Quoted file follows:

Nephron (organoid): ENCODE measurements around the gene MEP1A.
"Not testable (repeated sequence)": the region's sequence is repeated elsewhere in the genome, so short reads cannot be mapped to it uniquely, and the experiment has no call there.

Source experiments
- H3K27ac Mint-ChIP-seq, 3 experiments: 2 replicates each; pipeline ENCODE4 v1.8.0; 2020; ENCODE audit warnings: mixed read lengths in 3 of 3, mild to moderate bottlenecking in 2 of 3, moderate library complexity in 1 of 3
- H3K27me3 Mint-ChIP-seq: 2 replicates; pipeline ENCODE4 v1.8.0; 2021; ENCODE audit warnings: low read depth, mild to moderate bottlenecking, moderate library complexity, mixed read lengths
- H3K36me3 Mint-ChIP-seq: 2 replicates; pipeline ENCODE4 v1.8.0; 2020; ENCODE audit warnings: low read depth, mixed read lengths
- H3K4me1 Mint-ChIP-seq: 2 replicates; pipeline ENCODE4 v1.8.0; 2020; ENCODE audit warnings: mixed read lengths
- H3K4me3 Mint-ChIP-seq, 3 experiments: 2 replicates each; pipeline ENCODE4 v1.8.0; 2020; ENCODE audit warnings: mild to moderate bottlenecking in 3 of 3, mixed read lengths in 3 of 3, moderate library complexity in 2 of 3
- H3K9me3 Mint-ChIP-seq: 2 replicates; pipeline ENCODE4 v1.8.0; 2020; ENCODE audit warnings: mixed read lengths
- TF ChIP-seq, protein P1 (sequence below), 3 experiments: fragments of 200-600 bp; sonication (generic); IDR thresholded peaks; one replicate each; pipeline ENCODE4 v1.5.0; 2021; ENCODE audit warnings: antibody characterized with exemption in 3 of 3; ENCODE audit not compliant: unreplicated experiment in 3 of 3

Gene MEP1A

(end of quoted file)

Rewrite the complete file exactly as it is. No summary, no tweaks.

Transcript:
Nephron (organoid): ENCODE measurements around the gene MEP1A.
"Not testable (repeated sequence)": the region's sequence is repeated elsewhere in the genome, so short reads cannot be mapped to it uniquely, and the experiment has no call there.

Source experiments
- H3K27ac Mint-ChIP-seq, 3 experiments: 2 replicates each; pipeline ENCODE4 v1.8.0; 2020; ENCODE audit warnings: mixed read lengths in 3 of 3, mild to moderate bottlenecking in 2 of 3, moderate library complexity in 1 of 3
- H3K27me3 Mint-ChIP-seq: 2 replicates; pipeline ENCODE4 v1.8.0; 2021; ENCODE audit warnings: low read depth, mild to moderate bottlenecking, moderate library complexity, mixed read lengths
- H3K36me3 Mint-ChIP-seq: 2 replicates; pipeline ENCODE4 v1.8.0; 2020; ENCODE audit warnings: low read depth, mixed read lengths
- H3K4me1 Mint-ChIP-seq: 2 replicates; pipeline ENCODE4 v1.8.0; 2020; ENCODE audit warnings: mixed read lengths
- H3K4me3 Mint-ChIP-seq, 3 experiments: 2 replicates each; pipeline ENCODE4 v1.8.0; 2020; ENCODE audit warnings: mild to moderate bottlenecking in 3 of 3, mixed read lengths in 3 of 3, moderate library complexity in 2 of 3
- H3K9me3 Mint-ChIP-seq: 2 replicates; pipeline ENCODE4 v1.8.0; 2020; ENCODE audit warnings: mixed read lengths
- TF ChIP-seq, protein P1 (sequence below), 3 experiments: fragments of 200-600 bp; sonication (generic); IDR thresholded peaks; one replicate each; pipeline ENCODE4 v1.5.0; 2021; ENCODE audit warnings: antibody characterized with exemption in 3 of 3; ENCODE audit not compliant: unreplicated experiment in 3 of 3

Gene MEP1A